In an effort to generate more blog posts, I have decided to give more insight into some of the things I like to do to keep my life fresh. Most will only write about big, honking adventures (like I have been!) that they go on, but our lives exist outside of these adventures, and sometimes the mundane can be more exciting or interesting. I’ll be honest, this blog post is a mashup of commuting in Philly, using a Slate, and bicycling ranting.

I know there are many out there who cycle practically everyday, rain or shine, sleet or snow to work. However, I am not one of those people. I’m just a guy, who likes to ride his bike as often as possible, but also has to balance a whole lot of other things. With that preface, I’ll give a brief overview of my first commute to work from where I live.

The Premise

I live in the eastern part of Philadelphia, and commute to my work located within the University City area. The entire trek is about 5 miles through mostly flat terrain, with half of that commute through busy, bustling intersections, and the second part along the beautiful and infamous Schuylkill river trail. To be fair, I’ve ridden this trail many, many times on training rides and runs in all kinds of weather, conditions, and seasons so I was rather familiar with the comfort that comes with an “off-road” paved trail. Less familiar, was navigating the mean city streets during morning and evening rush hours, through about 20 or so busy intersections.

The Plan

My weapon of choice for this ride? Well, I really only have two bicycles (quality vs quantity). My main race and training bike, a Specialized Allez 105, which, while fast, I felt wouldn’t stand up as well to pot holes. Additionally, I didn’t want to put excessive miles on my main racing bike that weren’t necessary. My second bike, a 2016 Cannondale Slate 105, was a logical choice. I’ll be honest, when I bought this bike, a lot of my decision was about how cool it was and less about what exactly I’d use it for. However, I can say that apart from being a really comfortable bike that is all around solid, it has also served it’s intended purpose pretty well. Around the greater Philadelphia area, there is a vast network of trails that can be seen here, and the network is slowly expanding and getting better every year. These trails are an almost 50/50 mix of crushed gravel and pavement, which makes the Slate an excellent bike for this area. Couple the lefty Oliver fork with a set of WTB resolute tires (650 x 42), and you have a great all around machine that can handle the rough gravel, potted streets, and smooth asphalt.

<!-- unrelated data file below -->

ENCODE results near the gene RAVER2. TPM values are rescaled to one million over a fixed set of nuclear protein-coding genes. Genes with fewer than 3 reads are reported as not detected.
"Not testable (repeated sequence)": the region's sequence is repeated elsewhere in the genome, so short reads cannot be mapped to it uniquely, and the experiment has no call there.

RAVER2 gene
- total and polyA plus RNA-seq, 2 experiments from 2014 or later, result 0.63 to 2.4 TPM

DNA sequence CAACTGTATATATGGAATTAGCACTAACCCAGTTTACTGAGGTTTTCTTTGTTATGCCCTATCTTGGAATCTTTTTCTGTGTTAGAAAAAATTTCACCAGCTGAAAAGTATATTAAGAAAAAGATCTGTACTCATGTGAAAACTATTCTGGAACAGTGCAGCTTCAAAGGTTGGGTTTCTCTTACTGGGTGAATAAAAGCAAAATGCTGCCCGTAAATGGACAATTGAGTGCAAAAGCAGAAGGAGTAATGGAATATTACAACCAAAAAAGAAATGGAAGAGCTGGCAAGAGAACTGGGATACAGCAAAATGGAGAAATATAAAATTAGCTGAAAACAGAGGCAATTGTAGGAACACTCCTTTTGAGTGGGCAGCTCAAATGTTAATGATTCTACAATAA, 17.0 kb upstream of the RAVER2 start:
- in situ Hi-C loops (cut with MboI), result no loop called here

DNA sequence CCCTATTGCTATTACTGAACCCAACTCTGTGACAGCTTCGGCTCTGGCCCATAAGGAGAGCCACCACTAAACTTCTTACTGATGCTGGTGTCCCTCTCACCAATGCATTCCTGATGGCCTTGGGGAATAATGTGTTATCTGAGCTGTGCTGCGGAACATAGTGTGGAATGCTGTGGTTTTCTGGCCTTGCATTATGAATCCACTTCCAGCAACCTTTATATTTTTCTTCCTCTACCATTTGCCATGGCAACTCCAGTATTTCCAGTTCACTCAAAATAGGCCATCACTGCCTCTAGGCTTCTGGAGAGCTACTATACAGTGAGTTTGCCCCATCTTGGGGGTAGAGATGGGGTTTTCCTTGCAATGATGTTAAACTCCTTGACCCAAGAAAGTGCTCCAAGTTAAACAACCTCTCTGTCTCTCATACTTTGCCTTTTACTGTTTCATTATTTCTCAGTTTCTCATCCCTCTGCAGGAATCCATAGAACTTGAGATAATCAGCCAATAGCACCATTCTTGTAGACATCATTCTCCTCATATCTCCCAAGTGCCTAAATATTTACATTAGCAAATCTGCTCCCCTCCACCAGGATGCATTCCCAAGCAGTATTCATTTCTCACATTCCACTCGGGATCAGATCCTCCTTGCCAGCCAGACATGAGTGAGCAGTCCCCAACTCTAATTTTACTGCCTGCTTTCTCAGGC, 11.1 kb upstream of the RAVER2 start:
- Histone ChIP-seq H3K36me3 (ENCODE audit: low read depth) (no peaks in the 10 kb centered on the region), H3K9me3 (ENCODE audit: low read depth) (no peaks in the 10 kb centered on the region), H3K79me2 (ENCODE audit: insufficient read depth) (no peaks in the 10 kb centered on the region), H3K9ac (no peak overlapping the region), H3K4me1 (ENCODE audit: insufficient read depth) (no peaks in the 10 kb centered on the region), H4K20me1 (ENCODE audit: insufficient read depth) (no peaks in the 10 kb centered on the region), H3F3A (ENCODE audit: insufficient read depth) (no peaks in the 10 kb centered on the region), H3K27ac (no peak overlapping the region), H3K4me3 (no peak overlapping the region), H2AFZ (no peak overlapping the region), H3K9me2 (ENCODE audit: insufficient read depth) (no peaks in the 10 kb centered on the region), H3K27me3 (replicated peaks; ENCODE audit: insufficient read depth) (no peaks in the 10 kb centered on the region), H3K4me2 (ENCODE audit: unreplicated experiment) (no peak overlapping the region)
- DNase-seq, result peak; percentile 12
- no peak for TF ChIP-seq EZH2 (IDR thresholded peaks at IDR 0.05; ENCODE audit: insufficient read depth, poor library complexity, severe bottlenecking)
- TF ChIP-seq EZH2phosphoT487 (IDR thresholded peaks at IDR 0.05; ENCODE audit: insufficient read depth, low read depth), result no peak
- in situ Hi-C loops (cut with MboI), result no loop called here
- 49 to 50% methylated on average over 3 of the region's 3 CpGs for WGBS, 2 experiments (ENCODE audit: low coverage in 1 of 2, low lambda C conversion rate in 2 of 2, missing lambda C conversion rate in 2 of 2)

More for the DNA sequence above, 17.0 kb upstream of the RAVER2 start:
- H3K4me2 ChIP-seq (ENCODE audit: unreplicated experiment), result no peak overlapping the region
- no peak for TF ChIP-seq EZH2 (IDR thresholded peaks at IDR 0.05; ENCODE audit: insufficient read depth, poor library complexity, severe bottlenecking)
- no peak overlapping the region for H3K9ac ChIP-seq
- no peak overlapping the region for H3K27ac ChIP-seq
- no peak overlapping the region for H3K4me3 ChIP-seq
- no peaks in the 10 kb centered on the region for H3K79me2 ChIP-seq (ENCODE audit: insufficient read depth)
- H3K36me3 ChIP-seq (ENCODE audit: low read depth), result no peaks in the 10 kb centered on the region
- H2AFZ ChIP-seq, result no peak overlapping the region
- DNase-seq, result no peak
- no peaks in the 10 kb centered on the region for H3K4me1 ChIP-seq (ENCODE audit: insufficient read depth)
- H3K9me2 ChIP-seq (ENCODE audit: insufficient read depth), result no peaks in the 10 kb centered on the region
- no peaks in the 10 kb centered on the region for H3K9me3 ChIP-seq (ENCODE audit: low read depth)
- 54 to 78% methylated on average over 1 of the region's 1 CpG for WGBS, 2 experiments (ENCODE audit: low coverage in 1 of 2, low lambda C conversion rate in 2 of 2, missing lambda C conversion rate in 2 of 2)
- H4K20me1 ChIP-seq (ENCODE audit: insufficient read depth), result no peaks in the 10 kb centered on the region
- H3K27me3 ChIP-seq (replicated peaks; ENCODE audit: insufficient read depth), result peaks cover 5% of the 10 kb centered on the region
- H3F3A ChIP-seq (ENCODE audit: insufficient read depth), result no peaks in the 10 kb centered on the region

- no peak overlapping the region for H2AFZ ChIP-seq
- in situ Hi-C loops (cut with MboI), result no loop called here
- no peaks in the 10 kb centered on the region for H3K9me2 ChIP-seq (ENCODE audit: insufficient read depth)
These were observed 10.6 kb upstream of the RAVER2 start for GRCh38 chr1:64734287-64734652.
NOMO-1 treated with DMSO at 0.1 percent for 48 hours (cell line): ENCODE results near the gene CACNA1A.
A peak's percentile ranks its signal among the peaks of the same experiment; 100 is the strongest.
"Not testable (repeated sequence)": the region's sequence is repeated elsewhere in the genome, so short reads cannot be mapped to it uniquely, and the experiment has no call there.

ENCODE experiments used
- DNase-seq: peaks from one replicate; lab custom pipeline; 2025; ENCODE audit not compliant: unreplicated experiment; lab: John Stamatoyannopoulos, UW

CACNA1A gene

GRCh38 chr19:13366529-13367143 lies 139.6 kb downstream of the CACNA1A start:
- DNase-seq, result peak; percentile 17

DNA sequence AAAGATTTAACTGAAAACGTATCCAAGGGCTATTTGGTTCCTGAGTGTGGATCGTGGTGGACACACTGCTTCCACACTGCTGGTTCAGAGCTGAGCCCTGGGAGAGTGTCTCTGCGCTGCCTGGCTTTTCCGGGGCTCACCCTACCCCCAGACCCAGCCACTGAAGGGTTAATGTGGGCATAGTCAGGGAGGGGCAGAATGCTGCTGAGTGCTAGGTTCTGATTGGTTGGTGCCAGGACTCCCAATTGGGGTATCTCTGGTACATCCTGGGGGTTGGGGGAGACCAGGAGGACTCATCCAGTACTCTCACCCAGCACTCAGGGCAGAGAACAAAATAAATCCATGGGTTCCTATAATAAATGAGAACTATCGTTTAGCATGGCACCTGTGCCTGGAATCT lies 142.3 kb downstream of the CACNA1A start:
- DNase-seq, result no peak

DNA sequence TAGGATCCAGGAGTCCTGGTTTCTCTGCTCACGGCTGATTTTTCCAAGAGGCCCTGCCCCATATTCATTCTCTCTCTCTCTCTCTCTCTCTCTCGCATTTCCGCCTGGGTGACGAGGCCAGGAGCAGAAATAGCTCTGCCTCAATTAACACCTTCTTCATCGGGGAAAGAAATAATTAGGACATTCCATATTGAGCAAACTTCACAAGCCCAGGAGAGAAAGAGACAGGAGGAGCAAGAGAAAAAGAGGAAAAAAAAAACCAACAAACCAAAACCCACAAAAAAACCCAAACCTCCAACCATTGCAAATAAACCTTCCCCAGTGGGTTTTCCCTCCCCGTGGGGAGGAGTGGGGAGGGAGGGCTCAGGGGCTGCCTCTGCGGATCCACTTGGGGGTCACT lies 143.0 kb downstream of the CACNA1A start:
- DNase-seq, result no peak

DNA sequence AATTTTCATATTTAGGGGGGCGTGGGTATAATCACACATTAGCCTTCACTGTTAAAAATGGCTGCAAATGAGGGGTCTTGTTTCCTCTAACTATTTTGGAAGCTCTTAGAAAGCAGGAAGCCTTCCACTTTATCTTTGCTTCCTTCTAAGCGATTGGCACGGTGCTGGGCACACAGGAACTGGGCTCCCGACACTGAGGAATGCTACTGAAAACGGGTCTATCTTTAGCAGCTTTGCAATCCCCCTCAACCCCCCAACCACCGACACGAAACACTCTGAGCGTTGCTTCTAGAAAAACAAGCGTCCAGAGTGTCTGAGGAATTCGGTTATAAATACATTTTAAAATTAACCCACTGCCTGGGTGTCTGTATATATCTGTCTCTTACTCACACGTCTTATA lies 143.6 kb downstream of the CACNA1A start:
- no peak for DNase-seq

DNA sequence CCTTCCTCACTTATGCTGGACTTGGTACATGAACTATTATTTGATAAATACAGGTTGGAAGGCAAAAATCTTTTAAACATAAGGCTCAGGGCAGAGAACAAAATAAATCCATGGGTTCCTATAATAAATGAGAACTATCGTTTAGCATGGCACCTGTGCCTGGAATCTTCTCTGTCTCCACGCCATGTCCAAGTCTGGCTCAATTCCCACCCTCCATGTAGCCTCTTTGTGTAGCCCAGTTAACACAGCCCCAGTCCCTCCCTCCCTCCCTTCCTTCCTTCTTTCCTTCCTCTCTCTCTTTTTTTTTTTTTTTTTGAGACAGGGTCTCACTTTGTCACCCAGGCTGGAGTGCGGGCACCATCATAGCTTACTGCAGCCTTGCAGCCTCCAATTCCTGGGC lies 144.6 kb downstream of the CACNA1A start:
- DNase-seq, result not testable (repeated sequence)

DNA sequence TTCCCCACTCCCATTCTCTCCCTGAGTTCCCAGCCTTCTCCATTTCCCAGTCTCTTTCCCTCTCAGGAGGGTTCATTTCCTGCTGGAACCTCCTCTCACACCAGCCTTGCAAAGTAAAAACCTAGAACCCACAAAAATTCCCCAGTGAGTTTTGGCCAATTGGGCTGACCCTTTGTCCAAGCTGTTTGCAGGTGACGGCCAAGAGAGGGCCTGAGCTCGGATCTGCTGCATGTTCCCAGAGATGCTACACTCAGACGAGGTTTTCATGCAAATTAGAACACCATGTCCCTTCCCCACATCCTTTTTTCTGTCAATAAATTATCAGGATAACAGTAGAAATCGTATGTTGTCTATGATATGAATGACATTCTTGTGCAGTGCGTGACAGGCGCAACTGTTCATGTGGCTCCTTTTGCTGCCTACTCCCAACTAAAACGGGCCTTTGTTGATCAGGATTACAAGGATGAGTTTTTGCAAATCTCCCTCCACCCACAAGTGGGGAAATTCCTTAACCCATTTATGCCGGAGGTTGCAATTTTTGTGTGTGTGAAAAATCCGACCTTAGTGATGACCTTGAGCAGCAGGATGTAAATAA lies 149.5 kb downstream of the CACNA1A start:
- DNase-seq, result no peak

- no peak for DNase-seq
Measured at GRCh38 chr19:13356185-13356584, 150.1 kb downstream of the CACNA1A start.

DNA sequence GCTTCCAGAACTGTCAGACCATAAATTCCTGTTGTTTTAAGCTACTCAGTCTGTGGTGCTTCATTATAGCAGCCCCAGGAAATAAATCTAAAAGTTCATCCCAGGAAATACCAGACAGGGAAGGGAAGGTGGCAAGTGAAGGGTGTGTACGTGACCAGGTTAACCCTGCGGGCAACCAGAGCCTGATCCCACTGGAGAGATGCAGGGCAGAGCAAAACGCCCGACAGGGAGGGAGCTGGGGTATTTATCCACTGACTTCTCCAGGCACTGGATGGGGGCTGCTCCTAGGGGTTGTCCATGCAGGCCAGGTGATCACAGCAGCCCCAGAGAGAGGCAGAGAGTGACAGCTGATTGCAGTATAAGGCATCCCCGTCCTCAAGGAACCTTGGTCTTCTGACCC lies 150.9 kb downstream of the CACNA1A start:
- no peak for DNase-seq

In choosing my route, I specifically sought out routes that had some sort of bike lane. This would give me some (even if insignificant) sort of buffer between me and cars. To be avoided were undesignated streets and “bicycle friendly” streets, which merely serve to make you feel a lot safer than you actually are with those little bicycle men painted on the street. More times than I can count I have seen bikers given mere inches between a passing car and parked cars in one lane roads. Regardless of your perception of bicyclists, it should be realized that at the end of the day, we are all just trying to get home or to work. And you know what will get you to work or home slower than following a safe distance behind a bicyclist, adding a few minutes to your commute? Hitting a cyclist, and having to go through that entire ordeal, taking more time than any of us have in our lives.

One of the main bicycle arteries north of broad street is along Spring garden street, which has a bicycle lane for its entire length from east to west and is much calmer than some larger streets. This was the chosen route through the city to link my neighborhood to the art museum and Schuylkill river trail. Once to the trail, it was easy peasy to get to my work.

Since I started riding this route several months ago, I have ridden to work dozens of times. Although it can be some white knuckle riding, in general there have been very few serious incidents; though near misses occur practically every bike ride. In Philadelphia, bicycle infrastructure is still in its infancy, with new bike lanes and sharrows being added at a snails pace. This is compounded by a car-centric city that is bureaucratically heavy, believing that the installation of better bike lanes would equate to more traffic and less parking (see Darrel Clarke and Jannie Blackwell). I’m not asking for Amsterdam-level restructuring, but even basic bicycling infrastructure would be a great compromise. There is a catch-22 where less people ride bicycles because their is not enough infrastructure, so to break this we just need to build the lanes and let them come!

Given the recent rise in bicycle related traffic fatalities and incidents in the city, it remains at the hands of city officials to decide what the best course of action is. While there are some amazing bike trails that connect many parts of the city, large gaps in critical areas remain present, especially cross-city trails (i.e. bike lanes) and areas that cross through underserved areas. Although there exists a few dedicated bicycle-only lanes, a recent fatality highlights the need for more awareness and safe guards to protect cyclists. With the promise by the Kenney administration to add more protected bike lanes, it remains to be seen how the times will change in the next few years. Until then, we will just all have to be a little more careful, and keep our heads and helmets up. Thanks for reading, until next time!